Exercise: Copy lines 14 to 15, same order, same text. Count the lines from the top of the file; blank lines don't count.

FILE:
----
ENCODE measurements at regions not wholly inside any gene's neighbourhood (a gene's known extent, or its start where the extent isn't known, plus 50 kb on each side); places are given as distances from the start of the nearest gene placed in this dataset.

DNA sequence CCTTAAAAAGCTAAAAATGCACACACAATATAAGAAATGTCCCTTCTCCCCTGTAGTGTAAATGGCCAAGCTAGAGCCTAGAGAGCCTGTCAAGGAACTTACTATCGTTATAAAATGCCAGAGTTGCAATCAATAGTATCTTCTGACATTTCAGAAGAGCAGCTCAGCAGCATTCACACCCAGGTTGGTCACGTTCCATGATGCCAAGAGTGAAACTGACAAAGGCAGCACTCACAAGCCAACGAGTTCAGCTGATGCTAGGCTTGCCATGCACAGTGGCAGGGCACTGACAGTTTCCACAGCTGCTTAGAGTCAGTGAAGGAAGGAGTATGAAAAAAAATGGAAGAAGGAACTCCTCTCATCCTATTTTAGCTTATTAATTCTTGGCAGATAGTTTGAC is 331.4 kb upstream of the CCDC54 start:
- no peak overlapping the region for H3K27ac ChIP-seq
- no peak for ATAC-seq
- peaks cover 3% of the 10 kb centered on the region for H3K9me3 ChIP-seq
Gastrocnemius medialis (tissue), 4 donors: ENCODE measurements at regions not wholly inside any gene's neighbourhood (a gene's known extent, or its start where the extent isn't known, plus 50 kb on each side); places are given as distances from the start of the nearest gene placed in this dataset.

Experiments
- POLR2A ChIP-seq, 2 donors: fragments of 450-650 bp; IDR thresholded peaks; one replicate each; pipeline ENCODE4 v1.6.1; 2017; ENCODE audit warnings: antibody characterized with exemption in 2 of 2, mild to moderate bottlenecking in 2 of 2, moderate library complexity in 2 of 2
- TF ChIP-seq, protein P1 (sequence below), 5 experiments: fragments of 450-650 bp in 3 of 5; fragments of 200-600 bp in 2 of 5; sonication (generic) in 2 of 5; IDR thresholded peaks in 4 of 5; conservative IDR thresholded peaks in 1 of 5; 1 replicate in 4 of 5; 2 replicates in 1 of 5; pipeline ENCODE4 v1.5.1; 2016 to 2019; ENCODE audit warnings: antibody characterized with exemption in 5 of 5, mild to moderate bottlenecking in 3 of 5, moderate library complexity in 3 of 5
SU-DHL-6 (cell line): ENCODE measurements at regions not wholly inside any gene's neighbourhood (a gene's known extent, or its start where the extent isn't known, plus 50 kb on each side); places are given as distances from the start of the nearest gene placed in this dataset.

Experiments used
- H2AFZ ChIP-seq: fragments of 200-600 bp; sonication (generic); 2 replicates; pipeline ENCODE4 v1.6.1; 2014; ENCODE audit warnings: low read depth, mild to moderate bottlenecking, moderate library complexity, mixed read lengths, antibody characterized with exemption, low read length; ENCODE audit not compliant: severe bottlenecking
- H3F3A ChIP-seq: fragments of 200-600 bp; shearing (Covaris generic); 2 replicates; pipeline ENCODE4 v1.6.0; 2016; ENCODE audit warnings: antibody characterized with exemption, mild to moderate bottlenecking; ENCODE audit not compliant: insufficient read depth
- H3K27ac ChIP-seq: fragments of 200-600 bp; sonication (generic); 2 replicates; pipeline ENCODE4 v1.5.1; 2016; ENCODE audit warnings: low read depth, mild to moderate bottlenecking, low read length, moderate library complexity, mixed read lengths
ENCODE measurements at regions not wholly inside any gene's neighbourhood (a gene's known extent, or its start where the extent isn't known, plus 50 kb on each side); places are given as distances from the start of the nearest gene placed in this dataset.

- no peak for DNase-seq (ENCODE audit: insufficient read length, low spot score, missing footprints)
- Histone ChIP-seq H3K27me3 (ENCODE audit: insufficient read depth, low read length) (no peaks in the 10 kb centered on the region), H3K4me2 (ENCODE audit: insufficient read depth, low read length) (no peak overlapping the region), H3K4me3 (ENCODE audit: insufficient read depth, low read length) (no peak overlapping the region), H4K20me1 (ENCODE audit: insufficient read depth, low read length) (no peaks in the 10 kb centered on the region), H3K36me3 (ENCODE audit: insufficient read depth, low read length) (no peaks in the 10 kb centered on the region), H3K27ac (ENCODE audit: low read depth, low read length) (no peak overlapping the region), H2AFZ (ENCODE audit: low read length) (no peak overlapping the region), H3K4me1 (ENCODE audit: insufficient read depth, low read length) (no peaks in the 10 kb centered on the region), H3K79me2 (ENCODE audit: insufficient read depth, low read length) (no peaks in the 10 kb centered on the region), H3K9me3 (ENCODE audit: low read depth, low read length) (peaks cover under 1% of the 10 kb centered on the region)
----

- H3K27ac ChIP-seq: fragments of 200-600 bp; sonication (generic); 2 replicates; pipeline ENCODE4 v1.5.1; 2016; ENCODE audit warnings: low read depth, mild to moderate bottlenecking, low read length, moderate library complexity, mixed read lengths
ENCODE measurements at regions not wholly inside any gene's neighbourhood (a gene's known extent, or its start where the extent isn't known, plus 50 kb on each side); places are given as distances from the start of the nearest gene placed in this dataset.